Introverts’ strengths are just as valuable as those of extroverts, but it’s up to us to (quietly) do our own self-promotion.
As an introverted office worker, I spent my 20s diligently working away in the background, oblivious to the laws of the corporate jungle. I naïvely thought that my talents would be rightly recognized and rewarded with promotions and pay rises.
How wrong I was.
After being passed over for a promotion — again — my French CEO looked pityingly at me over his desk before leaning forward and whispering the magic formula:
Savoir-faire et faire-savoir.
“Knowing your stuff and making it known” might be the ticket to corporate riches, but how, as an introvert, do you achieve this lofty goal?
Learning to Use My Introvert Strengths to Promote Myself in the Workplace
The CEO’s well-meaning advice felt as foreign to me as flying to the moon. As the “quiet one” in the office, I was content to let my extroverted colleagues bask in the limelight while I beavered away in the background. But as others received pay rises and promotions, resentment set in. Why should I be penalized just because I had no desire to blow my own trumpet?
Since that job, I’ve slowly learned that there are ways that introverts can use their inherent skills and talents to quietly promote themselves in the workplace. Our strengths are just as valuable as those of our extrovert counterparts, but it’s up to us to take responsibility for our own self-promotion.
As I discovered through my painful experience, nobody else will do it for you, so it’s up to you to find your own way through. Here are five ways to quietly raise your profile at work as an introvert.
5 Ways to (Quietly) Raise Your Profile at Work as an Introvert
1. Reframe your perception of self-promotion.
Conjuring up images of rabid politicians, the words “self-promotion” used to have me squirming in my seat. But reframing self-promotion as storytelling put things into an entirely different perspective. Storytelling enables you to narrate the story of your success from a different vantage point, creating comfortable distance when talking about your achievements. It also allows you to use your creativity to engage with your audience’s imagination. Once the imagination is engaged, your audience can’t help but connect with the story you’re telling.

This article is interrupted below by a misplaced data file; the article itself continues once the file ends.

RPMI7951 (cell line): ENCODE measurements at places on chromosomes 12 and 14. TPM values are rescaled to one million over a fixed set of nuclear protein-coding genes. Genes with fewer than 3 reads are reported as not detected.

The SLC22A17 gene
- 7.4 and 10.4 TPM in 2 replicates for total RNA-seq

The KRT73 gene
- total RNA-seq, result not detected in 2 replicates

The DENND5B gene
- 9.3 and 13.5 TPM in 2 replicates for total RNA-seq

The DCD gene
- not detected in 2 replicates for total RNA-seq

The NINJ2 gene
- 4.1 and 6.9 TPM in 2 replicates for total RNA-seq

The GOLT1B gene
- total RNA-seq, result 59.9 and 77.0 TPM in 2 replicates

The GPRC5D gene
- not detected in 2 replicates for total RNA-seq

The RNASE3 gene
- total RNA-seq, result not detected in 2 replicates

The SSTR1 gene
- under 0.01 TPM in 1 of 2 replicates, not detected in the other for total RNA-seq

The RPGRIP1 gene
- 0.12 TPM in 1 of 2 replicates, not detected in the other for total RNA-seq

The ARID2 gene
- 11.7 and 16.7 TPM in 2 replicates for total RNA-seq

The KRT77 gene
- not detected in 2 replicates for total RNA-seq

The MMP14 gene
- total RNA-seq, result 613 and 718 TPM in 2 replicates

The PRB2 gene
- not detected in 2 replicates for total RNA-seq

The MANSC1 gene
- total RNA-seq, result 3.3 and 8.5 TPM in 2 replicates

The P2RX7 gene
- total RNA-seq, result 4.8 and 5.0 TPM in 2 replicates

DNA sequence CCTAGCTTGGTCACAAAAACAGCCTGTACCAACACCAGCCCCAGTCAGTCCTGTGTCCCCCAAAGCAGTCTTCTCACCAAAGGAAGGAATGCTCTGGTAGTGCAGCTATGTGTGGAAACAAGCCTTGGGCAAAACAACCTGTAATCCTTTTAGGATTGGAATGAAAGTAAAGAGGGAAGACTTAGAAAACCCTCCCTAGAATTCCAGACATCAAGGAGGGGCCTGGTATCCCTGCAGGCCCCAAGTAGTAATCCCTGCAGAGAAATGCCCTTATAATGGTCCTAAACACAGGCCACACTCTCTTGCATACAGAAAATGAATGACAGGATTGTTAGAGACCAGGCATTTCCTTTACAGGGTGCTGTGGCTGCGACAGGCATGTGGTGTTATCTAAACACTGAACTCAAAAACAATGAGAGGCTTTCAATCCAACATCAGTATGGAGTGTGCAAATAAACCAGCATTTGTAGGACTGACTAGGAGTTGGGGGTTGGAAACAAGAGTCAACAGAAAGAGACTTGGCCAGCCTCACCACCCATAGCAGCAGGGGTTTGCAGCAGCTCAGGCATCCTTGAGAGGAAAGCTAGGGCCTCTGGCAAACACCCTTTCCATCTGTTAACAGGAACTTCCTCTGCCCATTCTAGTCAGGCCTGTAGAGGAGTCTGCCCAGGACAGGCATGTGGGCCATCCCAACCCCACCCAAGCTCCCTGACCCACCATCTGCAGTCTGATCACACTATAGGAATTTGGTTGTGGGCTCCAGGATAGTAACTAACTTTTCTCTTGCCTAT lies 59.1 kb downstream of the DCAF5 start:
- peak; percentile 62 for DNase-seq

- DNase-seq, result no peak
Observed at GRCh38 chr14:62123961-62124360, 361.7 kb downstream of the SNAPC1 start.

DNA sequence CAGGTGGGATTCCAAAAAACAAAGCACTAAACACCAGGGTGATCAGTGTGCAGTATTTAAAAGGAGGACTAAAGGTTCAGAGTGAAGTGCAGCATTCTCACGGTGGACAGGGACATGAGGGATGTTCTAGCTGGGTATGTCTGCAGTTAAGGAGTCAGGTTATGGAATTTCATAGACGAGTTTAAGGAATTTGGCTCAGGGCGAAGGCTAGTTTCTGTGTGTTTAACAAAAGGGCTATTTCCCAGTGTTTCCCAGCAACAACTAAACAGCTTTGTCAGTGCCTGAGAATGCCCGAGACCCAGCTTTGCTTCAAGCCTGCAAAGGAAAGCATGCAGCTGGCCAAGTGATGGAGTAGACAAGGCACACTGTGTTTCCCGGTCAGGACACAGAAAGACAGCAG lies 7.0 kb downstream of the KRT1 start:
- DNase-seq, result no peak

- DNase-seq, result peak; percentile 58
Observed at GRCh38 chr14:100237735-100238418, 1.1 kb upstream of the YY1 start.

Recently, I provided a staff presentation on a volunteer placement where I supported people who were unemployed long-term. By putting the focus of the story firmly on the recipients’ journeys, I managed to quietly convey my own qualities of empathy, persuasion, and perseverance in a subtle, yet powerful, way.
I know, verbal storytelling is not for everyone — and probably not the number-one choice among most introverts. But storytelling can be done in written forms, too, such as through reports or persuasive pitches.
And if you have to take part in a dreaded group project at work, perhaps you can do the written part of the presentation while someone who likes talking in front of others can do the verbal part. That way, you’re still using your introvert skills as best you can — and everybody wins.
2. Mentor junior staff members.
It’s a well-known fact that introverts are suited to the caring professions due to our innate ability to tune into how others are feeling. And putting ourselves in other’s shoes makes us ideally suited to mentoring junior staff members.
In my current role, I have taken on two mentee apprentices who are now on the same journey of navigating the perplexing world of office politics for the first time. Not only does mentoring allow me to help them develop confidence in themselves, but it also helps me to raise my profile by association.